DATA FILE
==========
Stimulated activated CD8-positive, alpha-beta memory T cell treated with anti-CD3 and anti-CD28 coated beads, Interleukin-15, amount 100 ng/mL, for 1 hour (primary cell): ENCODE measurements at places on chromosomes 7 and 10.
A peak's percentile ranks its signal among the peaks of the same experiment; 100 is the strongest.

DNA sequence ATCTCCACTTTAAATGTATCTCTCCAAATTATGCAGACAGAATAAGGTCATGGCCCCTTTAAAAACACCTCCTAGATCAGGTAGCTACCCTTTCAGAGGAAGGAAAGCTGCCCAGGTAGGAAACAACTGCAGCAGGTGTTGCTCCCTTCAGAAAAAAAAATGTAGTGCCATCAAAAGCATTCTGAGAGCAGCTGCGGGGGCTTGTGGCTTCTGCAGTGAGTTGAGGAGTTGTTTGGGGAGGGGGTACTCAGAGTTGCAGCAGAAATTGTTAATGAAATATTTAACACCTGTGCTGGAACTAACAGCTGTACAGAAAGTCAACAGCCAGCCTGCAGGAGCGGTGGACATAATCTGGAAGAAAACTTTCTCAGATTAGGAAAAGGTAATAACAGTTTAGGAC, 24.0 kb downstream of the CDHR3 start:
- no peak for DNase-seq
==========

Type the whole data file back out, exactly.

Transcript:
Stimulated activated CD8-positive, alpha-beta memory T cell treated with anti-CD3 and anti-CD28 coated beads, Interleukin-15, amount 100 ng/mL, for 1 hour (primary cell): ENCODE measurements at places on chromosomes 7 and 10.
A peak's percentile ranks its signal among the peaks of the same experiment; 100 is the strongest.

DNA sequence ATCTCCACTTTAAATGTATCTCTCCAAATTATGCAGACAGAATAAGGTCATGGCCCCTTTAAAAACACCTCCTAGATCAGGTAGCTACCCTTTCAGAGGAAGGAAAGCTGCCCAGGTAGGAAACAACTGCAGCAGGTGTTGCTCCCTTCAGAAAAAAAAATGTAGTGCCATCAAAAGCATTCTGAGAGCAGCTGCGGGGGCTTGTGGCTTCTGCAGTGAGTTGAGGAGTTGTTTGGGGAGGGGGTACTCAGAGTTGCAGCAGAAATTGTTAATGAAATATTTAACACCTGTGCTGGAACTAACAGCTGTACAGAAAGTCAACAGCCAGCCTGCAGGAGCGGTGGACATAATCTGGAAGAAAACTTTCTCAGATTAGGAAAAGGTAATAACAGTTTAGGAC, 24.0 kb downstream of the CDHR3 start:
- no peak for DNase-seq